There were two other people that police wished to trace. A motorist driving nearby remembers a man running down the road away from the direction of Riversdale House at about 11:00am. This man was described as wearing a raincoat, jogging bottoms and trainers, and was carrying a carrier bag in each hand. Then at about 12:00pm, a motorist driving past Riversdale House noticed a smartly dressed man carrying a clipboard stood outside the house. As mentioned, Jacqueline had plans to sell the house and downscale – was this an estate agent? Nobody ever came forward to eliminate themselves. Perhaps this man dropped an expensive pen whilst he was there – a search of the house and grounds found a distinctive pen on the driveway. It’s retail value (in 1992) was between £30-32 pounds, so it was quite a substantial amount then and surely wasn’t just a throwaway item. It did not belong to Jacqueline or any of her sons, and police enquiries failed to establish its owner.
It is a very sad case indeed, and frustratingly information on it is very scarce. What can be established? There are conflicting reports about the murder, with some stating that Jacqueline was sexually assaulted and others not mentioning this. The Crimewatch UK appeal certainly negated to mention this fact. An article on the True Crime Library alludes to Jacqueline having been raped, yet was found fully clothed. Would a rapist killer bother to redress his victim? It goes on to suggest that Jacqueline was killed by someone she knew, someone who raped her and then killed her when she threatened to report him. But would a killer bother redressing his victim? TTCE thinks this is unlikely, but cannot deliver a definite opinion due to conflicting reports. The presence of a sexual assault or the lack of a sexual assault presents two differing offender profiles, and as TTCE is unsatisfied as to the evidence for or against, cannot comment upon this.
It does however, seem likely that Jacqueline was killed by someone she knew. She spoke to her mother at 09:15am on the day she was murdered, and her mother reported that Jacqueline sounded fine and was heading out shopping for the day. If the sighting of the brown car turning in to Riversdale House driveway is correct, and the timing is correct, then the driver must have been at the house during the phone call to her mother – meaning it was someone Jacqueline knew and was comfortable enough to let into her home. There were no signs of forced entry or any signs of struggle, which further supports this theory. Nothing was missing from the house, and Jacqueline’s purse and belongings were all present in the house.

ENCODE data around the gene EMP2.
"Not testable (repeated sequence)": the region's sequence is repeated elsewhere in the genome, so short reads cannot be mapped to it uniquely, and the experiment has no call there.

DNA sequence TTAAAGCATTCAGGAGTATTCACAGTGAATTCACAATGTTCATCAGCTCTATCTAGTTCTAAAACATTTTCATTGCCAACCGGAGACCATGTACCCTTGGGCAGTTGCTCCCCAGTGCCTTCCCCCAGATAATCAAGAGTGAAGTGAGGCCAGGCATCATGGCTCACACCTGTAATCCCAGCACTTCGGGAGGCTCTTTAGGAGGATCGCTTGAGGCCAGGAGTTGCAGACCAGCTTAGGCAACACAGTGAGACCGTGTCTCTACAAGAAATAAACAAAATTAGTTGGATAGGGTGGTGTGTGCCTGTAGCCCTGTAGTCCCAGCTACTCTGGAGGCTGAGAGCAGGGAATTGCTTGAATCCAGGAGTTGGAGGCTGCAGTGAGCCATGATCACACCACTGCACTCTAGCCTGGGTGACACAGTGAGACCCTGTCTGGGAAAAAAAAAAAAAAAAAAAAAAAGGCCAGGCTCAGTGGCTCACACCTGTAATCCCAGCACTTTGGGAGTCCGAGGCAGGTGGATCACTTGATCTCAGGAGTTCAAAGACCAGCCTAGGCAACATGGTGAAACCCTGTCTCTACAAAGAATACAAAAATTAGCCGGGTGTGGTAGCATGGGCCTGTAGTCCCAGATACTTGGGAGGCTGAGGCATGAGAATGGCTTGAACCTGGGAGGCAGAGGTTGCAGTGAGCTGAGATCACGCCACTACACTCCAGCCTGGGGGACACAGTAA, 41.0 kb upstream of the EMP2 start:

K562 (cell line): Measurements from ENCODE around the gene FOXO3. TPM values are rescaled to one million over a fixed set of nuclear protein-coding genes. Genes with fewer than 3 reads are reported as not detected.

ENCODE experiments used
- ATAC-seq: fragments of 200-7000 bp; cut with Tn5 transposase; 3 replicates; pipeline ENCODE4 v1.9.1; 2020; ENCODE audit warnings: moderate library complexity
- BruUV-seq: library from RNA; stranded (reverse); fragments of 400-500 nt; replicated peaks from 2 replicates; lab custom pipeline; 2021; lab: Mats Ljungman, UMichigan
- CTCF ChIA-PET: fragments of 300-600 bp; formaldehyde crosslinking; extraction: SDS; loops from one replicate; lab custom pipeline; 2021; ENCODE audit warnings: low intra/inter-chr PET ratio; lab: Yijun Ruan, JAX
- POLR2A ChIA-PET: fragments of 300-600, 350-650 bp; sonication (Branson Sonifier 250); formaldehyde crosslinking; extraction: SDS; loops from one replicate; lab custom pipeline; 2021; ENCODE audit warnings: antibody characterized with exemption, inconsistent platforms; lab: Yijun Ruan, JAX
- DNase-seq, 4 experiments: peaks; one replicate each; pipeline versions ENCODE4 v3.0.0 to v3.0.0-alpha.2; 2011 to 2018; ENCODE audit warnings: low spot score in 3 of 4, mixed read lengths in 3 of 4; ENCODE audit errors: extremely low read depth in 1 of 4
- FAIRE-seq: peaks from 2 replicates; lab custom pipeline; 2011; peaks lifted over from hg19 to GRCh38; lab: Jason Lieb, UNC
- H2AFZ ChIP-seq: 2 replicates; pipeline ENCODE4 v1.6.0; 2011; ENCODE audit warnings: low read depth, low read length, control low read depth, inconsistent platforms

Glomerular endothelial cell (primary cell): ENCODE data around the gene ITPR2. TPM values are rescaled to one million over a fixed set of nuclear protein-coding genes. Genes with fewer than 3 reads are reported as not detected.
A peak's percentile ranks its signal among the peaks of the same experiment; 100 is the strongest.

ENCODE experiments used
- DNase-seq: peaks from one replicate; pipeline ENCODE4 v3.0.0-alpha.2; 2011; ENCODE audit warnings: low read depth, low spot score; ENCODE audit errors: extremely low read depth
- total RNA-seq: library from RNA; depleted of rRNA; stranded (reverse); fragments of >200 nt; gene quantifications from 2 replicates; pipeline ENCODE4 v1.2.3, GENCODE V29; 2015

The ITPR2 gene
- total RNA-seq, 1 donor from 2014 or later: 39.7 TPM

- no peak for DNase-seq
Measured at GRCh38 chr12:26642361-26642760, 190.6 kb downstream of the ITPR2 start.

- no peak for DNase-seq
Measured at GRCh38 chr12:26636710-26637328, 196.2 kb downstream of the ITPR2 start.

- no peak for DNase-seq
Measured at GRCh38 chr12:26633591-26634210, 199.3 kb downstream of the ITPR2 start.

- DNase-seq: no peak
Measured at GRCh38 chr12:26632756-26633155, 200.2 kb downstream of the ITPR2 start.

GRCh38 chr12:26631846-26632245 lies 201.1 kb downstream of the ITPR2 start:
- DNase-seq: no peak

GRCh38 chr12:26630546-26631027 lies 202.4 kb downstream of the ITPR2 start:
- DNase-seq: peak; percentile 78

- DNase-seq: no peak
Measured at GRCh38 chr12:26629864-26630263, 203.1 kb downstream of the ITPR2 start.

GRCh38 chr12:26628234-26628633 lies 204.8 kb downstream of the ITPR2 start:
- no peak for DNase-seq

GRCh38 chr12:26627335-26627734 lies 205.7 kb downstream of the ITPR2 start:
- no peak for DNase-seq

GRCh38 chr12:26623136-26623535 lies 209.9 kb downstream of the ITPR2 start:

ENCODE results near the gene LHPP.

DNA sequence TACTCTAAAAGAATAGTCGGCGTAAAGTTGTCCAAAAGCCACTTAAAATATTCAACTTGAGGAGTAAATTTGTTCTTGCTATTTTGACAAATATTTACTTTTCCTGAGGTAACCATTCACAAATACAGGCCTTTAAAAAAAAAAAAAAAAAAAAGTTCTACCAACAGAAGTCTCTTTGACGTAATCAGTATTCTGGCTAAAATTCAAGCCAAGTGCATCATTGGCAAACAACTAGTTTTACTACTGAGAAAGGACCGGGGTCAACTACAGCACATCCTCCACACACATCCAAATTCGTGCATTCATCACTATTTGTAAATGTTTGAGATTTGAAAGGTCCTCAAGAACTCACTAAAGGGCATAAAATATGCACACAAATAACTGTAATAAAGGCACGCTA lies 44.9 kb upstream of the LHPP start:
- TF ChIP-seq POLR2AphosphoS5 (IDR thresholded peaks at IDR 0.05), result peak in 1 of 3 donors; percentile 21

So why Jacqueline? Police enquiries failed to find anything illegal or illicit that Jacqueline was involved in, and she had no apparent enemies. Her murder has the feeling of being an unplanned crime, perhaps for the following reasons, which TTCE must stress are purely hypothetical. Perhaps Jacqueline was involved in a relationship she wished to keep secret. It is understandable that as she doted on her sons completely, she would keep any possible romantic attachment separate from them until she was sure it was serious? Perhaps it was an affair she was having, and she was killed by her lover following a heated row over something? Jacqueline’s family and friends all testify that her having an affair would be completely out of character, and were unaware that she had been seeing anybody. This is not to suggest that this should be disregarded – plenty of people are extremely private and consider their business to be exactly that, their business. The location of the body also suggests it being a spur of the moment crime – why would anyone move a body to the kitchen? It would be more likely that a row escalated and she was killed where she was found. A planned murder would surely have taken place in a different room, for example a bedroom if it was a sex crime, or a bathroom where a killer could clean up any forensic traces more easily. Jacqueline would have also been possibly restrained, and killed in a different way, for example with the use of a knife. Again, due to the lack of information on this case this has to remain speculation.
Over the past 24 years, the crime has been re-appealed, but police are no further forward in identifying a suspect than they were in 1992. The points of appeal outlined here are vague at best, and may be completely nothing to do with the crime whatsoever. Yet it was widely appealed, and none of these people have ever come forward for elimination. Police have little if nothing else to go on. Jacqueline’s sons have both grown up now and long since moved away. But they have had to grow up without a mother, and they have had to grow up knowing that whoever killed Jacqueline has never faced justice for his crime. It remains as big a mystery as it did that fateful day in 1992.
The True Crime Enthusiast